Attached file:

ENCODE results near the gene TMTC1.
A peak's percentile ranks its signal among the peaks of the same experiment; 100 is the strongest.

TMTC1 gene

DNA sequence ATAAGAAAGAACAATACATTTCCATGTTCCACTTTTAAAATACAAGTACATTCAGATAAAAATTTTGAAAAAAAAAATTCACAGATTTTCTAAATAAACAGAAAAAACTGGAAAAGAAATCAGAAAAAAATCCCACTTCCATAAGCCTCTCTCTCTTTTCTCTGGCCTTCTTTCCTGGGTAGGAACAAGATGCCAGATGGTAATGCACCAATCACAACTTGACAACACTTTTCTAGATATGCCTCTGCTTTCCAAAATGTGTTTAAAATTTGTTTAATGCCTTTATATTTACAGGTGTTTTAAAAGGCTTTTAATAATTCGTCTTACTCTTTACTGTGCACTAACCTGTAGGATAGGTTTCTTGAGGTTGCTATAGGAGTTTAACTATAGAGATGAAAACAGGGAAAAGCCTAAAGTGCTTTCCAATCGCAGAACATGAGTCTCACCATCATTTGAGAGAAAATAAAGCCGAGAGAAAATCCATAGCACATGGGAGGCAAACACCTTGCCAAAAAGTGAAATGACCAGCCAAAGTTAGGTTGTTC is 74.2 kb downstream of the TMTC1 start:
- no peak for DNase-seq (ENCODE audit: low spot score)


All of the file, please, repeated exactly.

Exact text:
ENCODE results near the gene TMTC1.
A peak's percentile ranks its signal among the peaks of the same experiment; 100 is the strongest.

TMTC1 gene

DNA sequence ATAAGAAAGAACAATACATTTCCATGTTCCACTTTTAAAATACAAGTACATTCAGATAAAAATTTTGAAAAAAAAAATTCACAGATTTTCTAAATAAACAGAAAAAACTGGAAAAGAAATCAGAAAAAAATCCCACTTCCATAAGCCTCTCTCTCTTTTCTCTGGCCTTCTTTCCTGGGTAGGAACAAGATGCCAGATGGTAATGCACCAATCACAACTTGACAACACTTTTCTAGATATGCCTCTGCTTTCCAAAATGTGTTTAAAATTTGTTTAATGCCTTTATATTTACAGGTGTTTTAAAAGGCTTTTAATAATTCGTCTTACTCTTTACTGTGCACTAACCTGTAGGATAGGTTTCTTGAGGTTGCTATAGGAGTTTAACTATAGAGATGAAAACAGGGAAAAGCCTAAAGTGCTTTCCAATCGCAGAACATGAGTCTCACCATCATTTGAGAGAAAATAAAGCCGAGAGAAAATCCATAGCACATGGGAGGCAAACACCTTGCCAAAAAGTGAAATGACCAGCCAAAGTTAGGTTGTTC is 74.2 kb downstream of the TMTC1 start:
- no peak for DNase-seq (ENCODE audit: low spot score)